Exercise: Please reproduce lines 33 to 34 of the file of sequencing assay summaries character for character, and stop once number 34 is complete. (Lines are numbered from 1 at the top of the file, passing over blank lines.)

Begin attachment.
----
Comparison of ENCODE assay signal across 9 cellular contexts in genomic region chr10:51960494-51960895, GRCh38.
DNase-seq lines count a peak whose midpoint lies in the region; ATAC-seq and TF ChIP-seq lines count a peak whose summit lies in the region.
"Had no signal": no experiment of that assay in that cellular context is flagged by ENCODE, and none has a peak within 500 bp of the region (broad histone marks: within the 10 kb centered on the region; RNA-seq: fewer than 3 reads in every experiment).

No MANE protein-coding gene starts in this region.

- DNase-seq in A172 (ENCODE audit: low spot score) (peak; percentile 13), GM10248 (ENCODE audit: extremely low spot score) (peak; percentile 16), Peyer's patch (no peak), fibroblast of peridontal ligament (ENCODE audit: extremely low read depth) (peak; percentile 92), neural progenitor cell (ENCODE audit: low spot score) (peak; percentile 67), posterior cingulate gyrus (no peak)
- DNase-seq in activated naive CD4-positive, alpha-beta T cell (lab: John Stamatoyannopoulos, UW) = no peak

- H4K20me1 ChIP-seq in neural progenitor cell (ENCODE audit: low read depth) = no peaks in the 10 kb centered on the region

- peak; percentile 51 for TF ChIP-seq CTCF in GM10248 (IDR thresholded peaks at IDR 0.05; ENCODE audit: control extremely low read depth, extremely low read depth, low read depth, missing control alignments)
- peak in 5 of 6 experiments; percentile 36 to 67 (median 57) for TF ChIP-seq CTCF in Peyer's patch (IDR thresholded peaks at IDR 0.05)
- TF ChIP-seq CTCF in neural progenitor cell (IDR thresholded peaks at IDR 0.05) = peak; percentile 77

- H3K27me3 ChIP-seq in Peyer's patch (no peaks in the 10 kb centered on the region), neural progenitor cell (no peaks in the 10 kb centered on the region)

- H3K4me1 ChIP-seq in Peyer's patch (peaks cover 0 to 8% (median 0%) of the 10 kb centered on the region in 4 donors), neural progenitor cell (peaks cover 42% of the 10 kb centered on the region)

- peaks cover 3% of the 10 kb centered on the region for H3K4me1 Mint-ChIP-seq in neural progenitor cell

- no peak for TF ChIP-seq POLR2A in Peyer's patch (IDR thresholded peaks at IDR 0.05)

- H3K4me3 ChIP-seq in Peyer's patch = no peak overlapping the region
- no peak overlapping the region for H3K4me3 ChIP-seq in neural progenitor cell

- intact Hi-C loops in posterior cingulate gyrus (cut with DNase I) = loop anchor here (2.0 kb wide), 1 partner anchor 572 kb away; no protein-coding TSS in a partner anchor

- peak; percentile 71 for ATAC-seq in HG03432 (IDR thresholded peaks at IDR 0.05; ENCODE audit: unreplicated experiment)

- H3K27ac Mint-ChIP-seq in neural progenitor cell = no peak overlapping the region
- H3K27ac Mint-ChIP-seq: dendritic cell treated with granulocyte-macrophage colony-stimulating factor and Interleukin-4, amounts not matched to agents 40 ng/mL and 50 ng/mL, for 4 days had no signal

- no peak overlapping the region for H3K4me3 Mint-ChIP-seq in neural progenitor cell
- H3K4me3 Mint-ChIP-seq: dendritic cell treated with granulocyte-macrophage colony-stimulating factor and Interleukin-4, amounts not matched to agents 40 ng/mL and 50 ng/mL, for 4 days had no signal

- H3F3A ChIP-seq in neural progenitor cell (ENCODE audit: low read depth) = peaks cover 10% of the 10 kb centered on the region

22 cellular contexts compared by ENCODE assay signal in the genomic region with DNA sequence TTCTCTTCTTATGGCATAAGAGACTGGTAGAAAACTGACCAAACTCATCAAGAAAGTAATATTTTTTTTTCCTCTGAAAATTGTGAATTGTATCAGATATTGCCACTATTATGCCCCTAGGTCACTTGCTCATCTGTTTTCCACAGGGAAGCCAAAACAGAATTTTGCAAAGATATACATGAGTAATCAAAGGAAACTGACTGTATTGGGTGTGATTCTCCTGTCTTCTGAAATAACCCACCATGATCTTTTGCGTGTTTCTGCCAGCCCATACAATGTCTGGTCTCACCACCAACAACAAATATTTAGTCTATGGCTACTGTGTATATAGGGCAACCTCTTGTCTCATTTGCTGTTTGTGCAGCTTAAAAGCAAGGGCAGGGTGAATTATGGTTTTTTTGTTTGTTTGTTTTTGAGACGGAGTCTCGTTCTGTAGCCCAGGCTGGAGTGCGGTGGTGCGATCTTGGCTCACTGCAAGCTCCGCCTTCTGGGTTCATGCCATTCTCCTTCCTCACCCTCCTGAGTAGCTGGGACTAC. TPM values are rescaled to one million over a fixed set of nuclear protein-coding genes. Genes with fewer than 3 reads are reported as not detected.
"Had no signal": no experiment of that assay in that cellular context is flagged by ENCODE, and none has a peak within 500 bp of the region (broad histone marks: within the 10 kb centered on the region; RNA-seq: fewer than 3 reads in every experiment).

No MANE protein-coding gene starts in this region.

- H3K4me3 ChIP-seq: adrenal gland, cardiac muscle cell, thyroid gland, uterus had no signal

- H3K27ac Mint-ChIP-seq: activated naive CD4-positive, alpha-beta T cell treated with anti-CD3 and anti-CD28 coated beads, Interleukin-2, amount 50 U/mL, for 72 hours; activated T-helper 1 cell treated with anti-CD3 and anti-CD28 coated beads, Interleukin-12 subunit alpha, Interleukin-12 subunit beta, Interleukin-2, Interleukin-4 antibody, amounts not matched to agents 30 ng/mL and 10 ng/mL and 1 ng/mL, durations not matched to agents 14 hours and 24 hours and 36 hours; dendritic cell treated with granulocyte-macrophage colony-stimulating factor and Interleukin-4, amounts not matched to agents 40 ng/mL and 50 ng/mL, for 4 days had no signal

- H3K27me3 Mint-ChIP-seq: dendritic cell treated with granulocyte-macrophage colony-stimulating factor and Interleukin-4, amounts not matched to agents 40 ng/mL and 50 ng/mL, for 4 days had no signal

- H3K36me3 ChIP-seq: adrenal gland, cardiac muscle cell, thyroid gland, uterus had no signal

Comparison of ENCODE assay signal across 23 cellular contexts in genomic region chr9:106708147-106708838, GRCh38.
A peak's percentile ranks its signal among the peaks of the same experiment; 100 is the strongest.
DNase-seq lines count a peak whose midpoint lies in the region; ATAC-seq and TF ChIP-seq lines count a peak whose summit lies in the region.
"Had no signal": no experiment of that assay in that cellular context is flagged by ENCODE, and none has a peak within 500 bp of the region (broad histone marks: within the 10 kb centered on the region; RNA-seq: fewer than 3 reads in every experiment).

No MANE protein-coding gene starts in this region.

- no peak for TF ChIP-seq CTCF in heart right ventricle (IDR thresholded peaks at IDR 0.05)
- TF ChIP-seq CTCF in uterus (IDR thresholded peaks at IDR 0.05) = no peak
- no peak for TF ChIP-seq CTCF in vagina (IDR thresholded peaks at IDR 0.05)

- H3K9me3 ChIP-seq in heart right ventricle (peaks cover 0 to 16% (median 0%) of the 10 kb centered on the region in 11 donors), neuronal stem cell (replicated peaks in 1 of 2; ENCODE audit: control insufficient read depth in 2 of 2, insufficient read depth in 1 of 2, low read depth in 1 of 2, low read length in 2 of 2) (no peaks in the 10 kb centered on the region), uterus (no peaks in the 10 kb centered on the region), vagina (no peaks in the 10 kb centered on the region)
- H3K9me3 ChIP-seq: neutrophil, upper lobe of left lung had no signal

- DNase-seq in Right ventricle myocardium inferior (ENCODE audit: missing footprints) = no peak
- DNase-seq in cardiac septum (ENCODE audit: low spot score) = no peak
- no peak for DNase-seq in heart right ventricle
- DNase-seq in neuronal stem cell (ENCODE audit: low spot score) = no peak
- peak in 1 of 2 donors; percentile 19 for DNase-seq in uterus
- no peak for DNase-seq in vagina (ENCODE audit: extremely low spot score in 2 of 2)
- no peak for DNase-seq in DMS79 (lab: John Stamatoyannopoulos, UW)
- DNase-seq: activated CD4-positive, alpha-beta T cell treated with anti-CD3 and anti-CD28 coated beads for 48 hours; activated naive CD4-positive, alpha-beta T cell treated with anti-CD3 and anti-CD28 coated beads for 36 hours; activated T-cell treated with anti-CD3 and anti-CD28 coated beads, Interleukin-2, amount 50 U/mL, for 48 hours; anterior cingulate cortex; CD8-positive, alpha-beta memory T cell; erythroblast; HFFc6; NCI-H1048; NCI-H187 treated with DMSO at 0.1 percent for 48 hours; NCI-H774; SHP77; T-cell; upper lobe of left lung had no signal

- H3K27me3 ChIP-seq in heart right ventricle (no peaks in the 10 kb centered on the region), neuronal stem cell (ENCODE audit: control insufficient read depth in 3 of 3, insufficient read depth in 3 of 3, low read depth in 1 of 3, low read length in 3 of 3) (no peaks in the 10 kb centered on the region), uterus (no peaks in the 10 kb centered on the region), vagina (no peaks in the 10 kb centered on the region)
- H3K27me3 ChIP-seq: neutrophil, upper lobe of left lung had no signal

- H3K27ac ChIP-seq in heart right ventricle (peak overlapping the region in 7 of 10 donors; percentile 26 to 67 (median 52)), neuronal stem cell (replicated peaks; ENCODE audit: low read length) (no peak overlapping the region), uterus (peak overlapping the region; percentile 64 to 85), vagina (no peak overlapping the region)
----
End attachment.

DNase-seq lines count a peak whose midpoint lies in the region; ATAC-seq and TF ChIP-seq lines count a peak whose summit lies in the region.
"Had no signal": no experiment of that assay in that cellular context is flagged by ENCODE, and none has a peak within 500 bp of the region (broad histone marks: within the 10 kb centered on the region; RNA-seq: fewer than 3 reads in every experiment).